Top intelligence aide Dan Coats to step down
WASHINGTON – Director of National Intelligence Dan Coats is stepping down soon after a tenure that featured clashes with President Donald Trump over Russia, North Korea, and other national security issues.
Trump confirmed the departure Sunday in an email. The president also announced he will replace Coats with Rep. John Ratcliffe, R-Texas.
“I would like to thank Dan for his great service to our Country,” Trump said.
As for his new nominee to the post, Trump noted on Twitter that Ratcliffe is a former U.S. Attorney who “will lead and inspire greatness for the Country he loves.”
The Senate must still confirm Ratcliffe as the new director of National intelligence.
Coats has clashed with Trump over North Korea and Russia, and the former Indiana senator has widely been considered among the most vulnerable members of the president’s administration – even as both men have downplayed talk of tension.
It’s unclear when he will leave his post.
At a time when Trump was repeatedly describing the situation on the U.S.-Mexico border as a national security crisis, Coats declined to include immigration as a major threat facing the country when he spoke to lawmakers in January.
Coats also appeared to break with the White House on North Korea, asserting that Pyongyang was unlikely to give up its nuclear weapons program. Trump has made nuclear disarmament a condition of lifting U.S. sanctions on North Korea and has held up that goal as central to his effort to improve relations with North Korean leader Kim Jong Un.
Trump later asserted that his intelligence officials had been taken out of context.
Trump has previously considered Ratcliffe for other jobs in the administration.
During last week’s high profile hearing, Ratcliffe admonished former special counsel Robert Mueller for saying he could not exonerate Trump on obstruction of justice claims.
Ratcliffe told Mueller, “nowhere does it say that you were to conclusively determine Donald Trump’s innocence or that the special counsel report should determine whether or not to exonerate him.”
While agreeing with Democrats that Trump “is not above the law,” Ratcliffe added: “But he damn sure should not be below the law.”
Coats had come under pressure in the job before, including for his remarks after the president’s widely criticized press conference with Russian President Vladimir Putin last summer in Helsinki. Trump initially said he had no reason to doubt Putin’s assertions Russia did not meddle in the 2016 election, despite U.S. intelligence agencies reaching that very conclusion more than a year before.
Coats, one of Trump’s most long-serving aides, appeared to grow increasingly critical of the president in the aftermath of the Helsinki summit, including with a statement following the meeting affirming Russia tried to influence the 2016 election. Trump had cast doubt on that conclusion – and on Coats – hours earlier.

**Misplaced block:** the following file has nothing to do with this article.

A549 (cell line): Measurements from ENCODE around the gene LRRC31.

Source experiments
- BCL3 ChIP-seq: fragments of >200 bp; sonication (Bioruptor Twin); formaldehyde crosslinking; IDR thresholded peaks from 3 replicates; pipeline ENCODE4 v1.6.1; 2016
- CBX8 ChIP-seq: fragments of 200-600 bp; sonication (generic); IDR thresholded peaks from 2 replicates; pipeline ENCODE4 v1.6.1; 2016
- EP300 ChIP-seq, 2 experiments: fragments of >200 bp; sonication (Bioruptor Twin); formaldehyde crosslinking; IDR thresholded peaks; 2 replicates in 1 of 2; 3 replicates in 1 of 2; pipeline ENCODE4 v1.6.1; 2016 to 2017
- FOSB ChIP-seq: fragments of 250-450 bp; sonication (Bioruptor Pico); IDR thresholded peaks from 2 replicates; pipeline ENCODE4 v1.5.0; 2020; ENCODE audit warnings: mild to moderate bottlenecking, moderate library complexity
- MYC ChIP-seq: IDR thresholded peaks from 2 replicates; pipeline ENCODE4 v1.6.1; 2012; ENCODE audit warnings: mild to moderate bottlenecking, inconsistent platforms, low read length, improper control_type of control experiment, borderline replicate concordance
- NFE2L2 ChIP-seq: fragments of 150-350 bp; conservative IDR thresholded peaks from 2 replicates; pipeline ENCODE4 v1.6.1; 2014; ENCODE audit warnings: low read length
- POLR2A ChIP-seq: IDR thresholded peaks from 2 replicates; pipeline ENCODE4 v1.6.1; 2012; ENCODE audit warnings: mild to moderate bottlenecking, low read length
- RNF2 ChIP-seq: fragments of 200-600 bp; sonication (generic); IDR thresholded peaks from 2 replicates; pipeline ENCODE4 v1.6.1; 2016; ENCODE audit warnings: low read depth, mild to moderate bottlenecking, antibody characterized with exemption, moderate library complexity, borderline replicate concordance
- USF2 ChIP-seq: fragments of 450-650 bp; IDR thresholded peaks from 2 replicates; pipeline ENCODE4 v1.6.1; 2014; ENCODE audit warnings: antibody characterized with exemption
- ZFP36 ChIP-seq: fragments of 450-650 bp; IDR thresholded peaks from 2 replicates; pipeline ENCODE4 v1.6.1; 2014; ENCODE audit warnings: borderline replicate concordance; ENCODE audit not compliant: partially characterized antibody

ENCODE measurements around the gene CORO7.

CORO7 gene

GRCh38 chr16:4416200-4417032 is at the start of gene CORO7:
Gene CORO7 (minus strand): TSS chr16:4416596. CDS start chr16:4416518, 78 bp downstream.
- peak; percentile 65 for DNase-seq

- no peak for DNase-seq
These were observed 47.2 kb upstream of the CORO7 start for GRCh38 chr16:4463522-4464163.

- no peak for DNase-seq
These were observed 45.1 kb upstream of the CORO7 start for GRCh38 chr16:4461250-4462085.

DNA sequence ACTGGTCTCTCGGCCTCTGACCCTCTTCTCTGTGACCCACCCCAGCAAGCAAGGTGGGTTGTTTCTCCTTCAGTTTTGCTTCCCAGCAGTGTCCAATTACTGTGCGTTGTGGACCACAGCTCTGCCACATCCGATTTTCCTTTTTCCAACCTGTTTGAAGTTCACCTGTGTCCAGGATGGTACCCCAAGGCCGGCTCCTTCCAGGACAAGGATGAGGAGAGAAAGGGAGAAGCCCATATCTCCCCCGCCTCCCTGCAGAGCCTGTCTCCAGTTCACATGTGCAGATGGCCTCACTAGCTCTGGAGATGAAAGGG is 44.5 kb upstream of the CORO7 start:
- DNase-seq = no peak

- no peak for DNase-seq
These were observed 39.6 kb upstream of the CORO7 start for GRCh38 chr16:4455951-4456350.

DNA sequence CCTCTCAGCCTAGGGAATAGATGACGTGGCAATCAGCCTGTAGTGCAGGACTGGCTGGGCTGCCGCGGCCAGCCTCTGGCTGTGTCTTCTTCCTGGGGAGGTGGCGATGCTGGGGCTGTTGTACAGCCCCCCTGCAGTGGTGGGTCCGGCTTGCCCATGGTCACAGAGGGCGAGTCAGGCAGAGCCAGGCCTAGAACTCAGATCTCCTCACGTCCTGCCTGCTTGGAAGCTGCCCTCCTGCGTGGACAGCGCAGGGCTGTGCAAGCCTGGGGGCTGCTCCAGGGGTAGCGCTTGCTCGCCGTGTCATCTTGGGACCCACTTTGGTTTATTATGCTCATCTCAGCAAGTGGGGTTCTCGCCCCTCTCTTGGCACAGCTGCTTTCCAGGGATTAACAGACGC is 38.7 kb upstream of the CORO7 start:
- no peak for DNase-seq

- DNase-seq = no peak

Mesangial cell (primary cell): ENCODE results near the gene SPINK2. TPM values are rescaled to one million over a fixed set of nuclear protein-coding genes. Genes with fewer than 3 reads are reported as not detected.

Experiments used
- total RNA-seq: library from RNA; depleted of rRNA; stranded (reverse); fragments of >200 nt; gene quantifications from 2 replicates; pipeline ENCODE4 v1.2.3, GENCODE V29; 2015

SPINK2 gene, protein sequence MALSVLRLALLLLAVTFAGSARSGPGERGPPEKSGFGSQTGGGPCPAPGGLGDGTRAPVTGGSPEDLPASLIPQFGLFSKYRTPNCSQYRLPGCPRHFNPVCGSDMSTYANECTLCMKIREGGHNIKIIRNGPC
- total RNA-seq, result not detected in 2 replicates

As Coats was giving an interview to NBC last year, the White House announced Trump would invite Putin to Washington – a revelation that appeared to catch the nation’s spy chief off guard.
“Say that again?” Coats said.
“OK,” he added. “That is going to be special.”
Despite denials by Putin, Coats has steadfastly maintained the Kremlin-linked internet Research Agency created social media accounts to sow division within the American electorate and that Russian hackers targeted businesses, state and local election divisions and Democratic party officials.
Coats said in a July 13 speech that the warning lights on interference were “blinking red.”
Coats’ exit sets up a showdown in the Senate, where Trump’s nominee to replace Coats will face mounting, bipartisan concern over the president’s approach to Russian, Iran and North Korea.
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Coats, a Republican who served in the Senate in the 1990s and was elected again in 2010, was appointed in March 2017, to serve as the director of national intelligence, succeeding James Clapper. Created in response to the 2001 terrorist attacks, the DNI is charged with coordinating the work of the nation’s intelligence agencies and briefing the president every day on the findings.
A former ambassador to Germany under President George W. Bush, Coats began his political career in Washington in the office of former Rep. Dan Quayle, R-Ind. He was elected to Quayle’s seat in the House in 1980 and was appointed to fill his Senate seat when Quayle became vice president nine years later.
In a White House that has sent conflicting signals on Russia, particularly about its role in the 2016 election, Coats was a reliable hawk on Moscow. He was among several lawmakers banned from traveling to Russia in 2014 after the U.S. slapped new sanctions on the country.
“While I’m disappointed that I won’t be able to go on vacation with my family in Siberia this summer,” Coats joked at the time, “I am honored to be on this list.”
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